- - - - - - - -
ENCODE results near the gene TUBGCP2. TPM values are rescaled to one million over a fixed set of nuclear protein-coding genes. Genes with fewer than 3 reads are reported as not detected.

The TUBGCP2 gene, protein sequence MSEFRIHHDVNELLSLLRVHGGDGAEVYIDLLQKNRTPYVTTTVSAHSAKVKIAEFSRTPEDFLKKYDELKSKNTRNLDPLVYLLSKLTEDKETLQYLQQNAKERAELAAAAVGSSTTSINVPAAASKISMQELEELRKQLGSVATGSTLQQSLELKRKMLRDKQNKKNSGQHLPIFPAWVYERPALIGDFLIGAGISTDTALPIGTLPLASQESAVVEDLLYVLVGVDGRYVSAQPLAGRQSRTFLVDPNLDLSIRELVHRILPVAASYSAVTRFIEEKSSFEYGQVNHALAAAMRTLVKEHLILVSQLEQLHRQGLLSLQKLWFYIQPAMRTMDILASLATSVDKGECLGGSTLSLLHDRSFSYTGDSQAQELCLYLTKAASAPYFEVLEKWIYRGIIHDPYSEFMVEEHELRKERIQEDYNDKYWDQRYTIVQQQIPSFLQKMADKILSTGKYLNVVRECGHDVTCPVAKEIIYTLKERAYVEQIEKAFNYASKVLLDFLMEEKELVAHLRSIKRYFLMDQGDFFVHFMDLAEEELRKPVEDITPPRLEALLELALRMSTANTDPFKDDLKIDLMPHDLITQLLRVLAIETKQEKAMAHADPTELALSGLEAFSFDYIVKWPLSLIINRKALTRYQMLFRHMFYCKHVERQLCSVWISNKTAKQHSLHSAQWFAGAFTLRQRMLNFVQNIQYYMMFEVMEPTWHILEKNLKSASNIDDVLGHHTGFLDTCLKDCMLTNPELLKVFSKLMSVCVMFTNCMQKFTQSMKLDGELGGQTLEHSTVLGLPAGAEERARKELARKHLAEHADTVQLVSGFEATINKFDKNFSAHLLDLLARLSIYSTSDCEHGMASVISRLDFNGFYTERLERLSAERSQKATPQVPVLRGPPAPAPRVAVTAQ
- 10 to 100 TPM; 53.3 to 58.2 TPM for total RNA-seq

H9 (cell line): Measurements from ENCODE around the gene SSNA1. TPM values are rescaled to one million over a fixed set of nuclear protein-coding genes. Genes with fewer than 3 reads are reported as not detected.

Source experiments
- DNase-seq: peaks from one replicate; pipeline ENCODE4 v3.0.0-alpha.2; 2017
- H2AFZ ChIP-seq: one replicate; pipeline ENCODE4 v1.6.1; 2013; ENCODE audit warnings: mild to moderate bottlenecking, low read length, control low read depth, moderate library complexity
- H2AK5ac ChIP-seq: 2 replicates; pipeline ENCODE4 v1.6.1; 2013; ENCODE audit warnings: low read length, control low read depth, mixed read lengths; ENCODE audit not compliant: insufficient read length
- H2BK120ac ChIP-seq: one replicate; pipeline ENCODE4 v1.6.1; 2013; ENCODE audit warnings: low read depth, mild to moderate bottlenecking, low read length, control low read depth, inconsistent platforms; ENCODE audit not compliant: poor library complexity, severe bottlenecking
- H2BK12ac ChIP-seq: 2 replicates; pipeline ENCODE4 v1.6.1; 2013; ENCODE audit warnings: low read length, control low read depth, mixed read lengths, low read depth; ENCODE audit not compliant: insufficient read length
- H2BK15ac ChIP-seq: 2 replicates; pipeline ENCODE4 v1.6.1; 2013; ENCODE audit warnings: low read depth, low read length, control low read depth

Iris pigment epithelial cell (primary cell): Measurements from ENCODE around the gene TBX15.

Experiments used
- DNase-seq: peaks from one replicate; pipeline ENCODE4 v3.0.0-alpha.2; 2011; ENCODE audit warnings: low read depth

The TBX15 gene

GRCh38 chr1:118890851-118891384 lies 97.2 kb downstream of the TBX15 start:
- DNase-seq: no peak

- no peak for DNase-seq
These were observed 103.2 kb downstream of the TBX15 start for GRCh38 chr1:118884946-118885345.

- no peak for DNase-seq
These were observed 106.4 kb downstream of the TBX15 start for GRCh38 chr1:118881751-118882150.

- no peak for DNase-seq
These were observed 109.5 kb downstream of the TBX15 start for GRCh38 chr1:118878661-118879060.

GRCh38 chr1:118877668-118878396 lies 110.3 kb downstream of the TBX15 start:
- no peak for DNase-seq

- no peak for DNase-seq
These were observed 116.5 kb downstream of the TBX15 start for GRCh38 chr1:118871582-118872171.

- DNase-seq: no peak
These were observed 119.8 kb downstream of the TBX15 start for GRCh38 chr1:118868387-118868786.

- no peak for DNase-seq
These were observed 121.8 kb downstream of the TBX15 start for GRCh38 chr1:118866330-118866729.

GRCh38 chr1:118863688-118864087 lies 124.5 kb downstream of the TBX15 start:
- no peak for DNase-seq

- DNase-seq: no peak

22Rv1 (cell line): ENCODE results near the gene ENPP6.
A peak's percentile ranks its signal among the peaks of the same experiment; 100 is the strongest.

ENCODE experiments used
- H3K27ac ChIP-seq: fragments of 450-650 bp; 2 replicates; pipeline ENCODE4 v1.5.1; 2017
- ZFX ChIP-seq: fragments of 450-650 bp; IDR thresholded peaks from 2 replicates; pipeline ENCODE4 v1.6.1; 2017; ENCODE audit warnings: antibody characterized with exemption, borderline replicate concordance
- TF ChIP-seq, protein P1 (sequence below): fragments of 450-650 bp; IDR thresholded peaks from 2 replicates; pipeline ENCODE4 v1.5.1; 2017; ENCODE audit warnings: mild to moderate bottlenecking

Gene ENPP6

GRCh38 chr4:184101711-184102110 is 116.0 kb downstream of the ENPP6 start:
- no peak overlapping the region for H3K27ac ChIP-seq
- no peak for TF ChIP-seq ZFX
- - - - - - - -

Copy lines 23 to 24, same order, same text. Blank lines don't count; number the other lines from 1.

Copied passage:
These were observed 109.5 kb downstream of the TBX15 start for GRCh38 chr1:118878661-118879060.

GRCh38 chr1:118877668-118878396 lies 110.3 kb downstream of the TBX15 start: